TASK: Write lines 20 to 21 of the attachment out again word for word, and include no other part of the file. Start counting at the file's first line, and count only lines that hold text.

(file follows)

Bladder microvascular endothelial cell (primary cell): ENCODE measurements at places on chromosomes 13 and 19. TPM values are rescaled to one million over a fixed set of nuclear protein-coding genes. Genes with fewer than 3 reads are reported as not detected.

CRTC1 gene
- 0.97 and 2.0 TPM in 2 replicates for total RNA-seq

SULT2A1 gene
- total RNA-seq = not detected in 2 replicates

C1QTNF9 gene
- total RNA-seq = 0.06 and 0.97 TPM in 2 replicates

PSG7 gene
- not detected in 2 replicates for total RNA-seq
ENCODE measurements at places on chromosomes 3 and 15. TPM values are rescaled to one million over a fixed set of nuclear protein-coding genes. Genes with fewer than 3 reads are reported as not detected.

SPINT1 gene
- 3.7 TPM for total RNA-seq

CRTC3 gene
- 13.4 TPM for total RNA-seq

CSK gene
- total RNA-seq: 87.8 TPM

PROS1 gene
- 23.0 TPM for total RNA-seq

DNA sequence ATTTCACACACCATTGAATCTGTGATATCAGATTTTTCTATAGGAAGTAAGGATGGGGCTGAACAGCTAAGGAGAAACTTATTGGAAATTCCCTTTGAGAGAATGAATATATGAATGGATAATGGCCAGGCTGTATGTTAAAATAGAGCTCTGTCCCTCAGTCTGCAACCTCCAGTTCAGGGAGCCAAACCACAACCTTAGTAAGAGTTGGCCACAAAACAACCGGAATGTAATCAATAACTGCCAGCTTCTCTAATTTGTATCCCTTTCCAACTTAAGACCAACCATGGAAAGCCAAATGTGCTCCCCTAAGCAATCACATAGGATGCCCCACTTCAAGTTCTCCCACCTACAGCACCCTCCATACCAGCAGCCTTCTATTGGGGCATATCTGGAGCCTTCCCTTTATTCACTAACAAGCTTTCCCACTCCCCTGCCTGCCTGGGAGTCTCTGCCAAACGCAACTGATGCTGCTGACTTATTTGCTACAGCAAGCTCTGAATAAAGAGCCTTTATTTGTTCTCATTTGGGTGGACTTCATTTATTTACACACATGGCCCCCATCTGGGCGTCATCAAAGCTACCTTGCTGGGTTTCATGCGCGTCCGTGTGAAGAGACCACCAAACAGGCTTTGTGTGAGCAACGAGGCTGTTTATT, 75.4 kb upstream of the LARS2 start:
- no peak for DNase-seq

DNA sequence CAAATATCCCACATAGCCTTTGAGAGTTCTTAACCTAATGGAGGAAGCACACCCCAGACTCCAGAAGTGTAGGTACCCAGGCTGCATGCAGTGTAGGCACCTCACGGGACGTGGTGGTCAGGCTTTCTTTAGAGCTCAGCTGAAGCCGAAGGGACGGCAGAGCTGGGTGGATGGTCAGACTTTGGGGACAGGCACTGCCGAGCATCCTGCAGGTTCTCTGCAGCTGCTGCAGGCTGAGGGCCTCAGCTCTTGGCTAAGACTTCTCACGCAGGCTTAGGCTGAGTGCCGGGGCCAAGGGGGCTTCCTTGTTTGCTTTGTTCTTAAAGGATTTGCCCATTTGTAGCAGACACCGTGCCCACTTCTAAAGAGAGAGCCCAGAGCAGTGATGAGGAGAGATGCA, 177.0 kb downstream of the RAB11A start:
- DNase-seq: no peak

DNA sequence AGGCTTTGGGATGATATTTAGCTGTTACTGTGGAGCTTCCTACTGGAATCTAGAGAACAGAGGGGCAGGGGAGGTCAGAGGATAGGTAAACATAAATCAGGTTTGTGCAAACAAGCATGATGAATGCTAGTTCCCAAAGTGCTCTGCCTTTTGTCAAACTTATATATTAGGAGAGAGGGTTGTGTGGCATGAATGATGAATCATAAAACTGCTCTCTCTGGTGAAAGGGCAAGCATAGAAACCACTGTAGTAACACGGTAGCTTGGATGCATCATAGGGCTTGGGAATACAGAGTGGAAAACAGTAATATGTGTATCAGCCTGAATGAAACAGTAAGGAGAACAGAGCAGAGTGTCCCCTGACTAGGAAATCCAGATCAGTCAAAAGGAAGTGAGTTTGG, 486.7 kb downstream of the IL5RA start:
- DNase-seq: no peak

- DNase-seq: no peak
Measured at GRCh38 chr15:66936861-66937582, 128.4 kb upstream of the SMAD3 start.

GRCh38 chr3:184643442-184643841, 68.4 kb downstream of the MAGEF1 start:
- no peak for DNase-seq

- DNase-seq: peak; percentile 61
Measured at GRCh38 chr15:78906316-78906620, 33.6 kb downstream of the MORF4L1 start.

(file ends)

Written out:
- no peak for DNase-seq

DNA sequence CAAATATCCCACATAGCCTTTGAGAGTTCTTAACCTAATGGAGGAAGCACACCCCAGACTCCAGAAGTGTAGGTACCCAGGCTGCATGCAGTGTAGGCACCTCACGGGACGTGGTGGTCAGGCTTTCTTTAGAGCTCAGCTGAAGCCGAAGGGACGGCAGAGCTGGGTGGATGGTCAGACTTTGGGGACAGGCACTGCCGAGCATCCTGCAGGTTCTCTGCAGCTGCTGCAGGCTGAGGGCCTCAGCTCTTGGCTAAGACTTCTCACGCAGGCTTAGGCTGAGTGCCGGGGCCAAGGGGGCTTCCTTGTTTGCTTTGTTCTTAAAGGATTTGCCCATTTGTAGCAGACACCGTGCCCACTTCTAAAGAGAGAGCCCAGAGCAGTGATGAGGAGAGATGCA, 177.0 kb downstream of the RAB11A start: